5 Home Improvement Projects You Shouldn’t Try to Do Yourself

DIY projects are a great way to save money and learn new skills—and there’s no substitute for the satisfaction of having built or repaired something yourself. Having said that, some home improvement jobs really do call for a professional—either because they’re dangerous, time-consuming, or simply more costly. Here are a few home-improvement projects that you shouldn’t try to tackle without professional training.

Home Improvement (TV series)

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1. Electrical work

This is at the top of the list because your home’s electrical lines are easily the most dangerous and complex system in your home. The risk isn’t just of a deadly shock during the repair—shoddy wiring can damage expensive appliances, and improperly grounded or exposed wires can wait until you’ve already patched up the wall to ignite, potentially releasing toxic gases or even burning down your home.

There’s also the legal hazard of DIY electrical work—if you’re a renter, own a condo, or have homeowners’ insurance, you’re required to find a professional with a permit to alter or repair your home’s electrical system. Long story short: if you’re not a licensed electrician, don’t mess with it.

2.  Tree removal

Cutting down trees is dangerous work, and you can face legal liability if you send a tree trunk crashing into your neighbor’s living room—but most of all, it’s just too expensive. Tree removal requires specialized, bulky equipment that requires training to use effectively, and you’ll have to rent most of it since it’s not worth buying for a one-off project.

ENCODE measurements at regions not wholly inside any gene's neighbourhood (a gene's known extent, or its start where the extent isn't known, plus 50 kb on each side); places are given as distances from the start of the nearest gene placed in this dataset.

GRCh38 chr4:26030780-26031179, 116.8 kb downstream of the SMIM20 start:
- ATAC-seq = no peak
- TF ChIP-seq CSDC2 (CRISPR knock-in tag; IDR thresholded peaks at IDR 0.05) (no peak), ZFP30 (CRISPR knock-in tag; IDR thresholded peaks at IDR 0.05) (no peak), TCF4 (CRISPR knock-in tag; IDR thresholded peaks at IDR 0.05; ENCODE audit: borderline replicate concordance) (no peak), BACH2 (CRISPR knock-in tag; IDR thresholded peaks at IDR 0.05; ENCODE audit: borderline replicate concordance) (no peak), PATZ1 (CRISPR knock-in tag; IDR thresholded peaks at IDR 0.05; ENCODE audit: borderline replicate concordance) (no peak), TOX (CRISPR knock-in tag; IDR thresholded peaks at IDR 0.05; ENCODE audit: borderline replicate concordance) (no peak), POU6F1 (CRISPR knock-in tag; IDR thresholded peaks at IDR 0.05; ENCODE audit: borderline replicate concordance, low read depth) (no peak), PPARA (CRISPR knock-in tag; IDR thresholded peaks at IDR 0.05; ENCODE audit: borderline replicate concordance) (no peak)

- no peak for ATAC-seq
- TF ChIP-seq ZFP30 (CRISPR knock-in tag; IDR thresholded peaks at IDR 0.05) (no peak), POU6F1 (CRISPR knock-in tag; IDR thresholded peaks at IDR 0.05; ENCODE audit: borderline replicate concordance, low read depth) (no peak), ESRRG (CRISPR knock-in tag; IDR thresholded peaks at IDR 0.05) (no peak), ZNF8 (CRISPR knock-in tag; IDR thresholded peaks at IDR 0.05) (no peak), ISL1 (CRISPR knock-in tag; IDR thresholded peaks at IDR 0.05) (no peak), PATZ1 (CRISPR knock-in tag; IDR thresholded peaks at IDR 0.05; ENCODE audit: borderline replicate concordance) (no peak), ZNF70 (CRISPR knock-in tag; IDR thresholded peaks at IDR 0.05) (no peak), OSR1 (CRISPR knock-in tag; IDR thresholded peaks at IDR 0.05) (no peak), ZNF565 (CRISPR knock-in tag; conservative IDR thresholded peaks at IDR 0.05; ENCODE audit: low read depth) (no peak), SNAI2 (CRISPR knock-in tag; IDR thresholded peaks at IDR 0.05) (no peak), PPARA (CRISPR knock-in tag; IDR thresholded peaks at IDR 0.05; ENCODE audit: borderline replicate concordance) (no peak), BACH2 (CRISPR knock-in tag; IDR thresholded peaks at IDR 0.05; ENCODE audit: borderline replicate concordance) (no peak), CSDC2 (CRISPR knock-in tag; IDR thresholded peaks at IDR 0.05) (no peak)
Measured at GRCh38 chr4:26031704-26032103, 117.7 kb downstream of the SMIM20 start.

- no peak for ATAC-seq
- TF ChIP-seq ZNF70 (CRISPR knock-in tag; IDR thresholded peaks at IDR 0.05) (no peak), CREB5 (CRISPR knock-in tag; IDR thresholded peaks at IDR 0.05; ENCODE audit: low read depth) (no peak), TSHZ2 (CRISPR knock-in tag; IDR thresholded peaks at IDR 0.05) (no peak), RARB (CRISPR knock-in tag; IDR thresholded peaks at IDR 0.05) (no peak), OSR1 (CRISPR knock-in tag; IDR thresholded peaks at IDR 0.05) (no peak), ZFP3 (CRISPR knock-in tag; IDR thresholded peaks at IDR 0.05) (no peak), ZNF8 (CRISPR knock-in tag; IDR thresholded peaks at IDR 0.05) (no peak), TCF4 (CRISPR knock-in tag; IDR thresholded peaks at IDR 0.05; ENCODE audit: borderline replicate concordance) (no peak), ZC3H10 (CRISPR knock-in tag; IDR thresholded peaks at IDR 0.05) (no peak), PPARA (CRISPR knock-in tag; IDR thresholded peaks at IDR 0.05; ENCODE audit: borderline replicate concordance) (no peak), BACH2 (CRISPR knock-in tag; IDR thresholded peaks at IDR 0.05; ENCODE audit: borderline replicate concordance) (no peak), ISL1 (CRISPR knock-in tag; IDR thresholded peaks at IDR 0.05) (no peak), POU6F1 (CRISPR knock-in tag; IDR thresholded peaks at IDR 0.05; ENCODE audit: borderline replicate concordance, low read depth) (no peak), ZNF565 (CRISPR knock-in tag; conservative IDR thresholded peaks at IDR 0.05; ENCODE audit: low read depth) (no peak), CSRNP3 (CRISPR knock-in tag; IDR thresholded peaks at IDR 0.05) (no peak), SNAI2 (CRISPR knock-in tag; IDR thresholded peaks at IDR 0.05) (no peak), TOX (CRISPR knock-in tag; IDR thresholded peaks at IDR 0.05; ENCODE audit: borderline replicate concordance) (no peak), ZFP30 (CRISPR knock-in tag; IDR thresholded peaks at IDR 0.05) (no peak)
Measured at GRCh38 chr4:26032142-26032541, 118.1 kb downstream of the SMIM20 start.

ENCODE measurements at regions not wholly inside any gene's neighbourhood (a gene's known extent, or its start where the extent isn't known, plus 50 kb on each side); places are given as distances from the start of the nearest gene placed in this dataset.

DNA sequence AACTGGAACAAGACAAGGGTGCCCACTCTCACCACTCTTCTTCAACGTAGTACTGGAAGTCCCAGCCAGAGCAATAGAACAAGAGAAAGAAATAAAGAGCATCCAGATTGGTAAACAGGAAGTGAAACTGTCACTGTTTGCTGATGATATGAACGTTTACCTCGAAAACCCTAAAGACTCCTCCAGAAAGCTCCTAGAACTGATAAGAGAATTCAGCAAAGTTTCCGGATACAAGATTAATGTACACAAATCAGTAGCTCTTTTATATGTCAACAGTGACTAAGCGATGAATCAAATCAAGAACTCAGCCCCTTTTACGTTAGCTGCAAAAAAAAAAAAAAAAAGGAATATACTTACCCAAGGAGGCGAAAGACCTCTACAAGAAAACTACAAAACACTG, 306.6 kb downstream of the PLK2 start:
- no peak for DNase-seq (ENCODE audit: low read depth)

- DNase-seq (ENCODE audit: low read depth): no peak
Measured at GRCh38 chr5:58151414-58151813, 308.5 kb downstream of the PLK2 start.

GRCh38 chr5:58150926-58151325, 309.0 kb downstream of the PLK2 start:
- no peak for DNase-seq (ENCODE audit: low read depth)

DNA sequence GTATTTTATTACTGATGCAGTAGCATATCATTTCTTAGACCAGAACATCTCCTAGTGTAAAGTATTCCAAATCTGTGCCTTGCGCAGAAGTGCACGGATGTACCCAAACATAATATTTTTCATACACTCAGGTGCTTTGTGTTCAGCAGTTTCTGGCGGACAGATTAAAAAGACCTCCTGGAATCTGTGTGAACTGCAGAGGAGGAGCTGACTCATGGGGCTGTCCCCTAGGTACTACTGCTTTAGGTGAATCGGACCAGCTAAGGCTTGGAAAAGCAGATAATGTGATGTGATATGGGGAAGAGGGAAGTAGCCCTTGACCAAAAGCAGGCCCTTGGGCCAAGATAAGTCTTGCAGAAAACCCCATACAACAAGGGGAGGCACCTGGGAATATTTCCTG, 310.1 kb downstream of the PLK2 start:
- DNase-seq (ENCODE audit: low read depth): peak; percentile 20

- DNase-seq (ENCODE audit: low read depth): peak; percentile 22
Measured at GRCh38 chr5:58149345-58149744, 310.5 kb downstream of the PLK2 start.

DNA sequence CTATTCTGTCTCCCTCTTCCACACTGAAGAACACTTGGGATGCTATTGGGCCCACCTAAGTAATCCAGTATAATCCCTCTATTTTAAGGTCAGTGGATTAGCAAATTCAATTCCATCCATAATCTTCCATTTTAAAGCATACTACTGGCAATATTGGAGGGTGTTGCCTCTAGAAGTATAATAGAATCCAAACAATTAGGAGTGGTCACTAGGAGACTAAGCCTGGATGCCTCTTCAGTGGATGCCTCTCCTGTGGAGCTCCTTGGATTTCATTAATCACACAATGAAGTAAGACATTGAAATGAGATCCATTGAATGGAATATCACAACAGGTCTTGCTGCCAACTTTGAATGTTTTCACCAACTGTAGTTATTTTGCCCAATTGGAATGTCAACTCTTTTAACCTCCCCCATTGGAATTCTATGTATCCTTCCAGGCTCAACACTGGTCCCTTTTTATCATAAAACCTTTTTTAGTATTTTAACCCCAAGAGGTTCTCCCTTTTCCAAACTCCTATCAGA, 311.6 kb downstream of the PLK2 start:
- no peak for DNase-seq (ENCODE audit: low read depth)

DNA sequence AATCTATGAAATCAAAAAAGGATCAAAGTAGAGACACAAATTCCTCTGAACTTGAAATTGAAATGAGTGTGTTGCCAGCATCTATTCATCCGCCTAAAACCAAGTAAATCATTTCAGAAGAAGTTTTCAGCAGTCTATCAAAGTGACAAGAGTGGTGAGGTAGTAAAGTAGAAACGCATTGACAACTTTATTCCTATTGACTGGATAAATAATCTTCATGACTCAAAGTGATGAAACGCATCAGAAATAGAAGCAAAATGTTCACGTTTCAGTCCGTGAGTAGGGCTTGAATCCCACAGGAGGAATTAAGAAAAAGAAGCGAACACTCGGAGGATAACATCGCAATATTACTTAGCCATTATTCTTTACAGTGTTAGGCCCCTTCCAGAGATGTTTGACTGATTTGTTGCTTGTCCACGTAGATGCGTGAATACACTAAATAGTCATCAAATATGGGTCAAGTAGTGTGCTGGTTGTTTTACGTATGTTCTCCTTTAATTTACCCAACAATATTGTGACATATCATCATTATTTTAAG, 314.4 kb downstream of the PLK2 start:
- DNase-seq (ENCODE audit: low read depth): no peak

Without a crew, it can take weeks to get a large tree down safely. Even if you don’t count the value of your time or the risk, you’ll barely break even on costs after all the equipment rental—and then you’ll have the stump to contend with. A professional team can remove a tree, stump and all, over a weekend. Doing it yourself just isn’t worth the headache.

3. Installing windows

This project isn’t as dangerous as wiring or tree removal, but an amateur window job is a great way to tank the value of your home. This is another project that requires specific tools that aren’t likely to come in handy for anything else, and they’ll be a lot harder to find for-rent than a wood chipper or a pole saw. Add to that the cost and hazards of demolition and building a new frame, and it just doesn’t make sense. Instead, shop around for a contractor who will warranty their work at a decent price, and don’t lose any sleep over it.

4. Extensive plumbing work

Big plumbing jobs like installing a new toilet or ripping out a sink require a level of know-how that you’re not going to get from a YouTube tutorial, and just like a wiring project, doing it yourself can void your insurance or even subject you to civil liability from your neighbors. Of course, external jobs like replacing bathroom faucets or shower heads are fine. A good rule of thumb for plumbing work is this: if you’re going to need to dig into your walls, call a professional.

5. Major structural remodeling

Any home improvement project that calls for major structural changes to your home (additions, knocking down walls, etc.) will require a professional understanding of home construction and architecture to avoid the risk of sagging ceilings or even collapse in the long run. Careless demolition can also damage your plumbing, gas, and electrical lines in ways that are tough to anticipate. Keep in mind, it’s a lot more expensive to correct a bad remodel than it would be to have a professional do it right the first time.

Author Bio: Mike Freiberg is a staff writer for HomeDaddys, a resource for stay-at-home dads, work-at-home dads, and everything in between. He’s a handyman, an amateur astronomer, and a tech junkie, who loves being home with his two kids. He lives in Austin.

Erin Emanuel